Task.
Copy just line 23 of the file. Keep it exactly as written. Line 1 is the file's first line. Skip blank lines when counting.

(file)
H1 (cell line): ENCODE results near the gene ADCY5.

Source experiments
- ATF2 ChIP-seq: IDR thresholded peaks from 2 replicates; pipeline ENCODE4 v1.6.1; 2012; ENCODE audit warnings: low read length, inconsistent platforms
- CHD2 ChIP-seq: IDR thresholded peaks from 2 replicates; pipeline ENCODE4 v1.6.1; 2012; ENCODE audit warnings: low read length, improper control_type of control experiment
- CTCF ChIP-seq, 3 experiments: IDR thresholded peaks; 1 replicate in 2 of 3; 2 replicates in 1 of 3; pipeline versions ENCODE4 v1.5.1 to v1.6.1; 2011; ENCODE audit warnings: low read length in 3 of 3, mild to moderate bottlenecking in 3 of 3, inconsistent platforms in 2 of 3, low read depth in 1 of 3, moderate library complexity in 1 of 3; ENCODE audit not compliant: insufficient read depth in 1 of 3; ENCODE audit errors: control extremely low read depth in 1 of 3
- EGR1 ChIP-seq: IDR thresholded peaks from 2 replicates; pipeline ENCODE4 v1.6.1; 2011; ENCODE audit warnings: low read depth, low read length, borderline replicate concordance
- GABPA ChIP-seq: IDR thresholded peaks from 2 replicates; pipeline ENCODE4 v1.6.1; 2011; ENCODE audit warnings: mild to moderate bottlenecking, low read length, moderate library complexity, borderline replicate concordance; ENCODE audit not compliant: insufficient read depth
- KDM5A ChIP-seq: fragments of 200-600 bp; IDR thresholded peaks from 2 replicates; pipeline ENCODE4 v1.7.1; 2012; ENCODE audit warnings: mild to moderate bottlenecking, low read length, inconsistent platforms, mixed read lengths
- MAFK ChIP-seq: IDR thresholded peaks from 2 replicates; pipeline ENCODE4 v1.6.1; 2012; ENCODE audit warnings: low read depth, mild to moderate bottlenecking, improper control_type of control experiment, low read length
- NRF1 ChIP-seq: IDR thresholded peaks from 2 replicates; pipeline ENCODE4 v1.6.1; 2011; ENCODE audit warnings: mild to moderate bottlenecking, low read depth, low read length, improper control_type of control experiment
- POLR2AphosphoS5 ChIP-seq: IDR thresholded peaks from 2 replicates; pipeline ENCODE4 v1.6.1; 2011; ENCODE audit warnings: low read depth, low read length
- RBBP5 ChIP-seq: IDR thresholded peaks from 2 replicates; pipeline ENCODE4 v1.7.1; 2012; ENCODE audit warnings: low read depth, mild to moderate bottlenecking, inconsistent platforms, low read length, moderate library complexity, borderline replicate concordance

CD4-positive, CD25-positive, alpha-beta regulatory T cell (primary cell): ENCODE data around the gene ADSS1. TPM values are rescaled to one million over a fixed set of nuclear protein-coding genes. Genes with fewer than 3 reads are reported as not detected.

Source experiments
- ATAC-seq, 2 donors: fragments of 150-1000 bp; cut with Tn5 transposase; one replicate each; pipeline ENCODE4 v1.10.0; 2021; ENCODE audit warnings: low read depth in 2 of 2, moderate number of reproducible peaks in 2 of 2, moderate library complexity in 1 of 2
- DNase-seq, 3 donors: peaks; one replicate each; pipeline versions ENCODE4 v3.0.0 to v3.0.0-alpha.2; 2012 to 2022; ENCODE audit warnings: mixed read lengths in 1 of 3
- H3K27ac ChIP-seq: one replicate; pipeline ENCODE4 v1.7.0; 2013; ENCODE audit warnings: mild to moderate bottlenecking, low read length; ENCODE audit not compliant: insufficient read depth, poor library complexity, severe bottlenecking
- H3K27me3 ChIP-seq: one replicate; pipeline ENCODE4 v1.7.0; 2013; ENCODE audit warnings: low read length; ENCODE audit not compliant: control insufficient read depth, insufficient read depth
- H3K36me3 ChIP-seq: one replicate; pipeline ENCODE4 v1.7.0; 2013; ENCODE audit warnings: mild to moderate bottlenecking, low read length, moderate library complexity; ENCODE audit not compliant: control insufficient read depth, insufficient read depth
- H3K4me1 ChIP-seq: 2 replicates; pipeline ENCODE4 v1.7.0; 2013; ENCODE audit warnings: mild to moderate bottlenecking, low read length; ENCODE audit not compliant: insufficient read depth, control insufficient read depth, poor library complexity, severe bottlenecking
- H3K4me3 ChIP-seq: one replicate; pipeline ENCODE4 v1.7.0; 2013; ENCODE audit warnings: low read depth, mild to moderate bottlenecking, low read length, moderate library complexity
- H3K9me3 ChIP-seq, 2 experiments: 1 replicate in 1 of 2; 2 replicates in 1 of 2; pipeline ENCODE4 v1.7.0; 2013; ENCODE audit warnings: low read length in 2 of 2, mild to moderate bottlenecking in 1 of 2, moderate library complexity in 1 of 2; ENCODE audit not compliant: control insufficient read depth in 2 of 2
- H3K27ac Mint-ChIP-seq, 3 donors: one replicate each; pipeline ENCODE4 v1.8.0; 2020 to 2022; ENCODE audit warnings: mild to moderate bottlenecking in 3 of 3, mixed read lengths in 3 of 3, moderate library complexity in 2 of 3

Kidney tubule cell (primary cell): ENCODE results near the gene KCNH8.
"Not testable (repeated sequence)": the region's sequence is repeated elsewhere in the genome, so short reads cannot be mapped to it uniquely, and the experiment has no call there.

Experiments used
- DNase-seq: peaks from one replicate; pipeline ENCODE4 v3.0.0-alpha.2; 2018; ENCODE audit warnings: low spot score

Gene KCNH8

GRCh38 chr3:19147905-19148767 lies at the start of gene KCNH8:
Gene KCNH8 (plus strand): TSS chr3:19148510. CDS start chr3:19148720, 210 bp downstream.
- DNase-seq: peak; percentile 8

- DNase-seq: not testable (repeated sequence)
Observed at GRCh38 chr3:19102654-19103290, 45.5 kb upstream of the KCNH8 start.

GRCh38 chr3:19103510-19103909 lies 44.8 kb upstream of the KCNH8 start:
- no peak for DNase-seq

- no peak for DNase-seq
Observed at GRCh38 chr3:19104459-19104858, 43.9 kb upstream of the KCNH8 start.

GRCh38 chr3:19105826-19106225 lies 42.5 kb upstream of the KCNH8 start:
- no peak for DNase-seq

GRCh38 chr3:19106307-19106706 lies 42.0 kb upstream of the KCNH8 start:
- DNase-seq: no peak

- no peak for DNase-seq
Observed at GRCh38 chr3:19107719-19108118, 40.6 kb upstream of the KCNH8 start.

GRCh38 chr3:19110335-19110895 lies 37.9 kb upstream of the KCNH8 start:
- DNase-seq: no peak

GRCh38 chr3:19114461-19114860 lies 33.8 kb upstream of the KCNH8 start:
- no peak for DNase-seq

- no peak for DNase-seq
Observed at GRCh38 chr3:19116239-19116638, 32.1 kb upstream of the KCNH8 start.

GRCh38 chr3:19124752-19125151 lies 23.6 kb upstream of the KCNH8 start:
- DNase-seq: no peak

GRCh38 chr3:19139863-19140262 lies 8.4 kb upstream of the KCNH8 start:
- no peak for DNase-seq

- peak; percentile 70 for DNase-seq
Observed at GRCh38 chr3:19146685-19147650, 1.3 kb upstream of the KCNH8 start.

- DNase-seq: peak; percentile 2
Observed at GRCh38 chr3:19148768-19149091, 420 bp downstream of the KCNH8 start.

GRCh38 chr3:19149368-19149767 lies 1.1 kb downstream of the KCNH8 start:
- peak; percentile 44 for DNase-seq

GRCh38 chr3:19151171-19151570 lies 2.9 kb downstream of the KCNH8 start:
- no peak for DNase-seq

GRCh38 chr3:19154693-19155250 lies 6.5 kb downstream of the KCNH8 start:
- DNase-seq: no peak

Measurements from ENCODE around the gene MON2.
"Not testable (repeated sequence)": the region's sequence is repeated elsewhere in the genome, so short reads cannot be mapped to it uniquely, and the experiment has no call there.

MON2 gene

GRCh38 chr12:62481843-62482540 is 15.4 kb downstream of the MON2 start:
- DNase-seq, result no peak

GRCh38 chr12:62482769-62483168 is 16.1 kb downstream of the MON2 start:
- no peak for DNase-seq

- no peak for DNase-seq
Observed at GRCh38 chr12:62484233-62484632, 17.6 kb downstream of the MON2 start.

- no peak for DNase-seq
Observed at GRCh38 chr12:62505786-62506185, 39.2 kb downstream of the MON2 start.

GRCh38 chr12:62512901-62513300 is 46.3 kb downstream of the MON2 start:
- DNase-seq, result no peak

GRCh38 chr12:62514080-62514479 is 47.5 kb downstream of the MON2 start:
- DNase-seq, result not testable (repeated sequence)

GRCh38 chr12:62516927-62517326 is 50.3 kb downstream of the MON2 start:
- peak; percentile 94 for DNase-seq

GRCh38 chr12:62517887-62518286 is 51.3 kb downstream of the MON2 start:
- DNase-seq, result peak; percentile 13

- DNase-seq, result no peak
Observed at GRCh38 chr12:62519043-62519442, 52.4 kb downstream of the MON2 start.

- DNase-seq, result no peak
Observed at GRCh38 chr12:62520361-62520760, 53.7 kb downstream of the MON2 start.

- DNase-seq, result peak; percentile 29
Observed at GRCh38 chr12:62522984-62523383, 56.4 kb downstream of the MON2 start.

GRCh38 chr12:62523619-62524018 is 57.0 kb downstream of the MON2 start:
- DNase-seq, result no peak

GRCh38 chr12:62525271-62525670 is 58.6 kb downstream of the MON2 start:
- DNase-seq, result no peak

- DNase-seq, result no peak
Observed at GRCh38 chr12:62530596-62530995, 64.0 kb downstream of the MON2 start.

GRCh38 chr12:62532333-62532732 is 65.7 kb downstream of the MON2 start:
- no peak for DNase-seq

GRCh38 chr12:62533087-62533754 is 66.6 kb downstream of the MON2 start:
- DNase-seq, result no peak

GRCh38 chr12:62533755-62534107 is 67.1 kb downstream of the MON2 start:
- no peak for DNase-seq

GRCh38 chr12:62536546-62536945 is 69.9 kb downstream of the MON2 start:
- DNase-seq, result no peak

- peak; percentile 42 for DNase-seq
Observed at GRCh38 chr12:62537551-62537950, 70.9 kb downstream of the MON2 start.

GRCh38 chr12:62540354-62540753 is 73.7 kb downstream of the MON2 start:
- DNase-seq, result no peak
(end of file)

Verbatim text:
- H3K27ac Mint-ChIP-seq, 3 donors: one replicate each; pipeline ENCODE4 v1.8.0; 2020 to 2022; ENCODE audit warnings: mild to moderate bottlenecking in 3 of 3, mixed read lengths in 3 of 3, moderate library complexity in 2 of 3